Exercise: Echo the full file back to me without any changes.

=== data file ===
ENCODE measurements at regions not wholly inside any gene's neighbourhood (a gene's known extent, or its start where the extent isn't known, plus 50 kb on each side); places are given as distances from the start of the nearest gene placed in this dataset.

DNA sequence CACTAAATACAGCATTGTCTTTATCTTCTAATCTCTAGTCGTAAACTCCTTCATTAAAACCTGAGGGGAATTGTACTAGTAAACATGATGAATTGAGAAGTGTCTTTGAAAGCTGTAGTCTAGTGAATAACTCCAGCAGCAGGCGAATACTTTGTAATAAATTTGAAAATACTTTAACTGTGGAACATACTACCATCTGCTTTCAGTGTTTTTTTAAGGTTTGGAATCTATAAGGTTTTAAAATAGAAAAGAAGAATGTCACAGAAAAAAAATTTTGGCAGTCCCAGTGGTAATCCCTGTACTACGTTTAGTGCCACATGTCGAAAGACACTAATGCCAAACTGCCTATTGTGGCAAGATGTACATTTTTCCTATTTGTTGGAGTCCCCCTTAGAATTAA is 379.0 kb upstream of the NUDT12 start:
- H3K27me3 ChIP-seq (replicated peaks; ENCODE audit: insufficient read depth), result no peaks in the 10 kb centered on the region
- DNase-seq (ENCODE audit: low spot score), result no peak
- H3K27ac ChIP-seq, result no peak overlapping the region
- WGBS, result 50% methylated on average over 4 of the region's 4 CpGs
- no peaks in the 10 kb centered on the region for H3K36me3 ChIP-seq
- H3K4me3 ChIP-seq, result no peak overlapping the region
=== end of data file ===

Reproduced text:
ENCODE measurements at regions not wholly inside any gene's neighbourhood (a gene's known extent, or its start where the extent isn't known, plus 50 kb on each side); places are given as distances from the start of the nearest gene placed in this dataset.

DNA sequence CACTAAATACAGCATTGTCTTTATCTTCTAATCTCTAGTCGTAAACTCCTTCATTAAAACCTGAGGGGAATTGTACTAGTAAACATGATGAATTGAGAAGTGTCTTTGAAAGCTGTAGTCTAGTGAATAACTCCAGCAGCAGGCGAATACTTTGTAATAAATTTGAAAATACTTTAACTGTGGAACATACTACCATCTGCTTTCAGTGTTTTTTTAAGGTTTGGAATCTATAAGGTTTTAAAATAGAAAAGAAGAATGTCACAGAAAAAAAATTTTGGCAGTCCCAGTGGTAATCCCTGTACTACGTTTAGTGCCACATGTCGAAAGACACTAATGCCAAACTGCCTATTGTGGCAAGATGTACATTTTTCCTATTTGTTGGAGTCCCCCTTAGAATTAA is 379.0 kb upstream of the NUDT12 start:
- H3K27me3 ChIP-seq (replicated peaks; ENCODE audit: insufficient read depth), result no peaks in the 10 kb centered on the region
- DNase-seq (ENCODE audit: low spot score), result no peak
- H3K27ac ChIP-seq, result no peak overlapping the region
- WGBS, result 50% methylated on average over 4 of the region's 4 CpGs
- no peaks in the 10 kb centered on the region for H3K36me3 ChIP-seq
- H3K4me3 ChIP-seq, result no peak overlapping the region